Processes are the central elements of a processual metaphysics. But how can they be defined? A definition is given by Rescher (1996: 38);
‘A process is a coordinated group of changes in the complexion of reality, an organised family of occurrences that are systematically linked to one another either causally or functionally. It is emphatically not necessarily a change in or of an individual thing, but can simply relate to some aspect of the general condition of things.’
Hence processes and events are linked, developing over time, not only existing in the present, but also the past and future, meaning that processes flow through time, with a spatiotemporal continuity. This continuity means that a process is not a random juxtaposition of unconnected events or occurrences, but are causally and/or functionally linked. Over time, processes therefore actualise some possibilities whilst not fulfilling others.
In this way, experience is an example of process. Experience is constituted of a coherent series of occurrences and/or events. These events develop over time, and hence there is the emergence of a past, the present of any occurrence/event within the experience, and the move towards a future, making the experience a flow over time. But the events are not random, they have spatiotemporal continuity, and therefore there is a shift in the process from possibility to actualisation.
This example also shows that process does not occur through its continuing and essential properties, as would be the case with ‘substances’,
‘by its history, by the temporal structure of its descriptive unfolding across time. The identity of a process is constituted through a sequential pattern of action.’
(Rescher, 1996: 40-41)
Therefore, the core of a process is a group of changes through events/occurrences which have spatiotemporal coherence, flowing through time, and which are constantly moving from possibility to actuality. In turn a process is characterised/identified though its pattern of action or events.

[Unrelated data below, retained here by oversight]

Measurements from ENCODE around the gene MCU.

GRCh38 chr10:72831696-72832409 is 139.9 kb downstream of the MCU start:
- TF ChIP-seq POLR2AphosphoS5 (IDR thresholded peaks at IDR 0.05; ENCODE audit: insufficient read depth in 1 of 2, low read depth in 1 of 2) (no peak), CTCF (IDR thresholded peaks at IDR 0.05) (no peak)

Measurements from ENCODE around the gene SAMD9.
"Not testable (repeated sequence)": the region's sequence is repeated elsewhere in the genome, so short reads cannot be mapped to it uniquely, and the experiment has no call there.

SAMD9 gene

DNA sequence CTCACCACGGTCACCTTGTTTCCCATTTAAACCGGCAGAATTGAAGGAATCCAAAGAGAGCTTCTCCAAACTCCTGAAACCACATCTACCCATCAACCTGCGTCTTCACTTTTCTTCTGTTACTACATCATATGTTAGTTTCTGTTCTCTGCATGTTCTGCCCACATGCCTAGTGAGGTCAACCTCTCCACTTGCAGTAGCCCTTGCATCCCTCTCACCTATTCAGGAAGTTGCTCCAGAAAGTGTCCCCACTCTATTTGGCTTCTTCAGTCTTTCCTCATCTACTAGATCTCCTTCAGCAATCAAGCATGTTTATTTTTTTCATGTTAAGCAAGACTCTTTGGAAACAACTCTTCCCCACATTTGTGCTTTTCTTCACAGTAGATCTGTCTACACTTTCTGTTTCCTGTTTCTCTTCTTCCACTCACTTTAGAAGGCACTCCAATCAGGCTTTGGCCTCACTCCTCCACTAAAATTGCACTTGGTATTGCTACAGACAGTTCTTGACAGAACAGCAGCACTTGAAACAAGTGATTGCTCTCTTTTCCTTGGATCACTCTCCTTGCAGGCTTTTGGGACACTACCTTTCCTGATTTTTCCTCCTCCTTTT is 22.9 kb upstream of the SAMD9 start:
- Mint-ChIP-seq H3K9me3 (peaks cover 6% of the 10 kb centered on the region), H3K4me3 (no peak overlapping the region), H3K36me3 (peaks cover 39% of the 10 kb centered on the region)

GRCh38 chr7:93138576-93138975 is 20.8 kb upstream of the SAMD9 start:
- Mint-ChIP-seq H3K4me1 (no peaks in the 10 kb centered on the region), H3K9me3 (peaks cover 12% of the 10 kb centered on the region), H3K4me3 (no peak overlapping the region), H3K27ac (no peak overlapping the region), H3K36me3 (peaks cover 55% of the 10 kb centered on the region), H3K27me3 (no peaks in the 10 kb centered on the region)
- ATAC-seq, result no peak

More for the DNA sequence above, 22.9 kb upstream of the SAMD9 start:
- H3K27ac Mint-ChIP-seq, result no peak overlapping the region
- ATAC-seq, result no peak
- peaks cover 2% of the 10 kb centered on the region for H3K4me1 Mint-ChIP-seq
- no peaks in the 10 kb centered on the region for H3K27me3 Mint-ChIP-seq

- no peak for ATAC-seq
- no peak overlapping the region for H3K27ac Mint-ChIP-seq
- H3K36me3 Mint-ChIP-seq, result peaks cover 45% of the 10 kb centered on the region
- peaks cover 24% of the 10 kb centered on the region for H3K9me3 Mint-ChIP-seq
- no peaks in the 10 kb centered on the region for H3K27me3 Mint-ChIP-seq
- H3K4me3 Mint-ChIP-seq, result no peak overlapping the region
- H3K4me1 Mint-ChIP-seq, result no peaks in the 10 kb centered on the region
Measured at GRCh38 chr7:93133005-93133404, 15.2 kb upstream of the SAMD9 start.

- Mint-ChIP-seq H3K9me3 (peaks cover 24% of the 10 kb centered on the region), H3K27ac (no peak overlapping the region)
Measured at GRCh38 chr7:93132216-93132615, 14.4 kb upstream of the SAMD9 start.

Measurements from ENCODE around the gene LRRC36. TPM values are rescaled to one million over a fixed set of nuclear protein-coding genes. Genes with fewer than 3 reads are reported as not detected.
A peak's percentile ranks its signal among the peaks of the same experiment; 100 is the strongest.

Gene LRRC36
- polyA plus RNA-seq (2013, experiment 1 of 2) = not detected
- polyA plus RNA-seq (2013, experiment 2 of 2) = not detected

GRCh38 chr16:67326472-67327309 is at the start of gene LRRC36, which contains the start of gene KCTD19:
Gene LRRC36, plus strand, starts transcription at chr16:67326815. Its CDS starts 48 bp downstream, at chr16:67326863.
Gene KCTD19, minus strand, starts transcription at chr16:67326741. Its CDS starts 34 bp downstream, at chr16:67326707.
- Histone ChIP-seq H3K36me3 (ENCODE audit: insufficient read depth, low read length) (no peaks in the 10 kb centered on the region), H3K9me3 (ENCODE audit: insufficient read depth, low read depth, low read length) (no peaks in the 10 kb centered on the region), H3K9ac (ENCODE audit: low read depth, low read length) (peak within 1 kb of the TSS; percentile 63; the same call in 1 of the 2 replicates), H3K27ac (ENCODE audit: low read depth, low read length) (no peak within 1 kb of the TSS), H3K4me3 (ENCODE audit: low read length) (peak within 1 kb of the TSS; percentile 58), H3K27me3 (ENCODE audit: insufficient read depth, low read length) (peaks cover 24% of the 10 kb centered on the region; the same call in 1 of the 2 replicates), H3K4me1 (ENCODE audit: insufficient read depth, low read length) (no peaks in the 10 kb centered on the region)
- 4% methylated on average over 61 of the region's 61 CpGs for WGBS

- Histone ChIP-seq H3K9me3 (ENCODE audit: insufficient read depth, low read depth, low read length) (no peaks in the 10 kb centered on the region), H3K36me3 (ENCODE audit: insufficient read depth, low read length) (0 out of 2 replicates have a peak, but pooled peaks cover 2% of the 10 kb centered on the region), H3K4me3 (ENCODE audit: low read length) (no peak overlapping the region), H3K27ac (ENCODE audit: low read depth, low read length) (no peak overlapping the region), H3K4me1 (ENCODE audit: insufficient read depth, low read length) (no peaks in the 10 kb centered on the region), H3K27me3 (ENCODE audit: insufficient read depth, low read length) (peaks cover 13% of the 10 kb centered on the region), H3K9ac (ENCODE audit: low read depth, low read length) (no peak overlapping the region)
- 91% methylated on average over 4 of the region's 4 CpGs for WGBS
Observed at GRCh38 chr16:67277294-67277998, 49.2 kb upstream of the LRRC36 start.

With this as a basic definition of process, Rescher (1996) then goes on to offer different ways in which processes can be classified, hence identifying different ways of grouping processes. As he says,
‘The taxonomy of processes is a complex and diversified venture, and the present indications do no more than make a start, with the distinction between physical and mental processes playing a role of particular importance.’ (42)
Three different ways in which he presents classifications are.
1. Productive and transformative processes: product-productive processes produce actual products, which can be characterised as things or substances (e.g. manufacturing cars) AND state-transformative processes, which transform states of affairs in general and can lead to further processes without producing particular things. Process metaphysics stresses transformative processes as fundamental.
2. Owned and unowned processes. Owned processes are those owned by agents, for example a barking dog, in other words, the processes are owner attributable. Unowned processes are ‘free-floating’, and are not the result of actual agents, e.g. rising temperature or flashing of lightening. Unowned processes are important in process metaphysics because it identifies that processes can occur without the need for substances.
3. Thematic nature of processes. For example, physical causality – related to physical changes; purposive/teleological – related to achieving deliberate objectives; cognitive/epistemic – relating to intellectual problem-solving; communicative – relating to transmitting information.
Hence, by considering the nature of process, we can begin to expose a huge complexity in the nature and classification of processes, but also the potential for processes to interact and create a metaphysical perspective. How these might relate to complexity is something I’ll consider in a future post.
Rescher, N. (1996) Process Metaphysics. An introduction to process philosophy. New York: State University of New York Press.